The write buffer 102 includes a CMOS driver containing a PMOS transistor MP2 and an NMOS transistor MN7. The PMOS transistor MP2 is connected via an activation PMOS transistor MP1 to a voltage application node VWE, and the NMOS transistor MN7 is connected via an activation NMOS transistor NM8 to a ground node Vss. The CMOS driver has a common gate, which is given write data via a level shifter L/S.
On the other hand, the read buffer 103 includes a sense amplifier S/A. Available examples of the sense amplifier S/A include various types such as the single-ended type and the differential type that uses a reference cell.
On the other hand, FIG. 11(2) shows a case of a malfunction occurrence. When a program voltage VPGM is applied longer than a certain time, a large current flows continuously after the resistance value in the selected cell varies to the low-resistance state. In this case, Joule heat is produced inside the cell, and the selected cell is reset again and returned to the high-resistance state.
Therefore, the first embodiment limits the current supplied to the write buffer 102 on writing as shown in FIG. 11(3) to prevent the above malfunction from occurring.
The current limit circuit includes high-breakdown voltage NMOS transistors MN11, MN13, which configure a first current mirror circuit operative to receive a flow of reference current Iref supplied from a constant current source, not shown; NMOS transistors MN12, MN14 arranged to activate the above transistors; and high-breakdown voltage PMOS transistors MP11, MP12, which configure a second current mirror circuit operative to receive the current flowing in the transistor MN13.
In this circuit, when an enable signal ENA becomes “1”, the NMOS transistors MN12, MN14 turn on to allow the reference current Iref to flow through the NMOS transistors MN11, MN12 and the current determined by a mirror ratio between the NMOS transistors MN11, MN13 to flow through the PMOS transistor NP11 and the NMOS transistors MN13, MN14. The PMOS transistor MP12 at the output stage has a drain that supplies the voltage VWE based on the set voltage VSET, of which current value is though limited at the current value determined by the value of current flowing in the PMOS transistor MP11 and a mirror ratio between the PMOS transistors MP11, NP12. Thus, as shown in FIG. 11(3), even if variations arise in application time of the program voltage VPGM, the value of current flowing in the selected cell is limited. Accordingly, it is possible to prevent failed write from occurring.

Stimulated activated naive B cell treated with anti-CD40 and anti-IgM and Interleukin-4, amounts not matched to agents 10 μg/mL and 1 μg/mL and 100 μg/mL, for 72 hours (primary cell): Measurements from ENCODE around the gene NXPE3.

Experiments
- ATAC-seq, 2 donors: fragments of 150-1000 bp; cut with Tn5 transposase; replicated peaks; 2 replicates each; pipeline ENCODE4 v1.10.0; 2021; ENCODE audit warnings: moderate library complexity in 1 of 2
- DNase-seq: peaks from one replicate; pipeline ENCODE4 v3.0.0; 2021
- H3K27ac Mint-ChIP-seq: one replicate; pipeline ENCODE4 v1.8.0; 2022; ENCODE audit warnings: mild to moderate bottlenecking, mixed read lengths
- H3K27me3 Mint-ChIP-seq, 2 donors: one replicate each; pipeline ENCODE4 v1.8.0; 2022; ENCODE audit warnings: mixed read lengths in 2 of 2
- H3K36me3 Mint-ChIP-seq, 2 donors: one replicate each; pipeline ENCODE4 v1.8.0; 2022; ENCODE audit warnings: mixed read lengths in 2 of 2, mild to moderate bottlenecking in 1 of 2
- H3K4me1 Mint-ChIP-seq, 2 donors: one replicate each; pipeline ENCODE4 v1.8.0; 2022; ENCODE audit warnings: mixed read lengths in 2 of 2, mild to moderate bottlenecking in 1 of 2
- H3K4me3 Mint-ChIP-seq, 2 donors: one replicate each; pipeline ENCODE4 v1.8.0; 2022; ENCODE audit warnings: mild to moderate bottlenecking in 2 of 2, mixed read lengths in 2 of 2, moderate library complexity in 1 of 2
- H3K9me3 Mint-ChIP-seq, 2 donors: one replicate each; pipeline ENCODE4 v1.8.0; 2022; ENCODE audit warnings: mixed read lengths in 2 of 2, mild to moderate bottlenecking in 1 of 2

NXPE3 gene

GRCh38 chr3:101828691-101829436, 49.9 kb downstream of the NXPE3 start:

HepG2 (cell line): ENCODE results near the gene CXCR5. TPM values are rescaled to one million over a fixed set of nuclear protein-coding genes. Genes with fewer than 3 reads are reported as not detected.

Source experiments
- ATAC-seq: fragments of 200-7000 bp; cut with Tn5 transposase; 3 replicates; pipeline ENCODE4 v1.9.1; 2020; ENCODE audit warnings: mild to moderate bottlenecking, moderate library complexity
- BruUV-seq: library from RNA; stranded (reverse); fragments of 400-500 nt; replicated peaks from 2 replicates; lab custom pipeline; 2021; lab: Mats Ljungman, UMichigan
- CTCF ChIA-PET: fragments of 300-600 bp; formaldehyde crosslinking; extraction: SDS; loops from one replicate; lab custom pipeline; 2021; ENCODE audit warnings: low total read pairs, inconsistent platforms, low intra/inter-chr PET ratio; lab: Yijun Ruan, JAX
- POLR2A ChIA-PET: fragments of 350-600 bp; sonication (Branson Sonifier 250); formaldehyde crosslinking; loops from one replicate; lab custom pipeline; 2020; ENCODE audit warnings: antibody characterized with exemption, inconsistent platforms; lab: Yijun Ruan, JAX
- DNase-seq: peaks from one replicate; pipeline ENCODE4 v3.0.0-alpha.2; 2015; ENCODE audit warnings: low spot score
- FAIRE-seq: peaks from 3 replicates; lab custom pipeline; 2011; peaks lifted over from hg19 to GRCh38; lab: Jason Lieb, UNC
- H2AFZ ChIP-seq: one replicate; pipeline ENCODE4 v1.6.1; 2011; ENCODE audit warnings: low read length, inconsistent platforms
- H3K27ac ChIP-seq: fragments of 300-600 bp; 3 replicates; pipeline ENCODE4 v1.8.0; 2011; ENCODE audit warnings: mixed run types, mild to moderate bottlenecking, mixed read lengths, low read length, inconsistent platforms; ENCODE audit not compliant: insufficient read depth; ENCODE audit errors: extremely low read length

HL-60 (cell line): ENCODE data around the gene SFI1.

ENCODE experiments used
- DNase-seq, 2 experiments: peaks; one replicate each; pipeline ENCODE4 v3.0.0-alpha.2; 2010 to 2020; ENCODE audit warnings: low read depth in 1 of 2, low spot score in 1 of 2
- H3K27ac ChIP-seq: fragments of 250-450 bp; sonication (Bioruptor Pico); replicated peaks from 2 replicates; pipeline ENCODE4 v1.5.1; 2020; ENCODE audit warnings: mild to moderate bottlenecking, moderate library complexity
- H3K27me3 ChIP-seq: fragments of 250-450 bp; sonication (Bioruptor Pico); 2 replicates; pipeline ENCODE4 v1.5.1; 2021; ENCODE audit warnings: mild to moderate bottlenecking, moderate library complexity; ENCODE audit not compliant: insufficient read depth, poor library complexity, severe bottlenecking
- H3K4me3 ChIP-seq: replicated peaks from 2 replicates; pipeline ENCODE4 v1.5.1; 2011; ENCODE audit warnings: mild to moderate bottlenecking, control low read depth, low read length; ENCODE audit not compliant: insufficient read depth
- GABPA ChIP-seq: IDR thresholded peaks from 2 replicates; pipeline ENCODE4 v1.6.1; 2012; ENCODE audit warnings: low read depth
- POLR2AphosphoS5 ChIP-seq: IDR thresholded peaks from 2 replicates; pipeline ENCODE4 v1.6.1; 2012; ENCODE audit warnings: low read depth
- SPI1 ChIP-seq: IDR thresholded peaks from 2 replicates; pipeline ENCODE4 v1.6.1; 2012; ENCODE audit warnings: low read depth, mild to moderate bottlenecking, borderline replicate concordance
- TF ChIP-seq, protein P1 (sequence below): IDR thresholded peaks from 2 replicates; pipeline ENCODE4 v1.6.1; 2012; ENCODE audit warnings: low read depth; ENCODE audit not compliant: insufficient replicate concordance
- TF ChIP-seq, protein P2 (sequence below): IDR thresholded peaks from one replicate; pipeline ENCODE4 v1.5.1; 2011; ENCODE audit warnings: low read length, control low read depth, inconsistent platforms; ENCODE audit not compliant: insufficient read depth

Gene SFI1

The charge sharing circuit includes high-breakdown voltage PMOS transistors MP15, MP16 connected in series, a high-breakdown voltage NMOS transistor MN16 connected in parallel with the PMOS transistor MP16, and a capacitor Cset connected to the connection point between the transistors MP15, MP16.
In the charge sharing circuit, prior to setting, a first switch signal SW1 is activated to turn on the transistor MP15, which precharges the capacitor Cset with charge required for setting. Next, the switch signal SW1 is inactivated to turn off the transistor MP15, and a second switch signal SW2 is activated to make open a transfer gate composed of the transistors MP16, MN16. Thus, the selected cell is supplied with charge within a range of the charge on the capacitor Cset and accordingly the value of current flowing in the selected cell is limited to prevent a second reset from occurring at the time of setting as shown in FIG. 11(3).
According to this charge sharing method, capacitor Cset limits the charge flowing to the memory cell, and by Cset value trimming, the charge flowing to the memory cell can be trimmed on a chip basis.
On the other hand, FIG. 11(2) shows a case of a malfunction occurrence. When the load sharply fluctuates on resetting, the voltage regulator operative to generate the voltage pulse can not follow this speed. Thus, the supply of charge to the selected cell already turned in the high-resistance state becomes excessive, and the applied pulse becomes somewhat overshot and may be applied to the selected cell possibly. In this case, an excessive voltage above the set voltage may be applied to the selected cell to set the selected cell again.
Therefore, the third embodiment temporally controls the ability of supplying current from the pulse generator to the cell to suppress overshoot and prevent a second set.
The voltage clamp circuit includes a voltage clamping, diode-connected, high-breakdown voltage NMOS transistor MN25 connected to the output terminal of the current limit circuit shown in
The present invention is not limited to the above-described embodiments.
In the above-described embodiments the write buffer is connected to the bit line though the write buffer may be connected to the word line.
In the above-described embodiments, desirably, the limit values of current, charge and voltage are set with a fuse or the like that can be trimmed per chip previously.
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|U.S. Classification||365/148, 365/158|
|Cooperative Classification||H01L27/101, G11C13/0004, G11C2213/71, G11C13/0007, G11C2013/009, G11C2213/31, G11C2013/0092, G11C2213/34, G11C13/0011, G11C2213/72, G11C13/0069, G11C2213/56, G11C2213/11|
|European Classification||G11C13/00R3, G11C13/00R5B, G11C13/00R25W, G11C13/00R1, H01L27/10C|
|Jun 16, 2009||AS||Assignment|
Owner name: KABUSHIKI KAISHA TOSHIBA, JAPAN
Free format text: ASSIGNMENT OF ASSIGNORS INTEREST;ASSIGNOR:MAEJIMA, HIROSHI;REEL/FRAME:022831/0319
Effective date: 20090310
|Dec 24, 2014||FPAY||Fee payment|
Year of fee payment: 4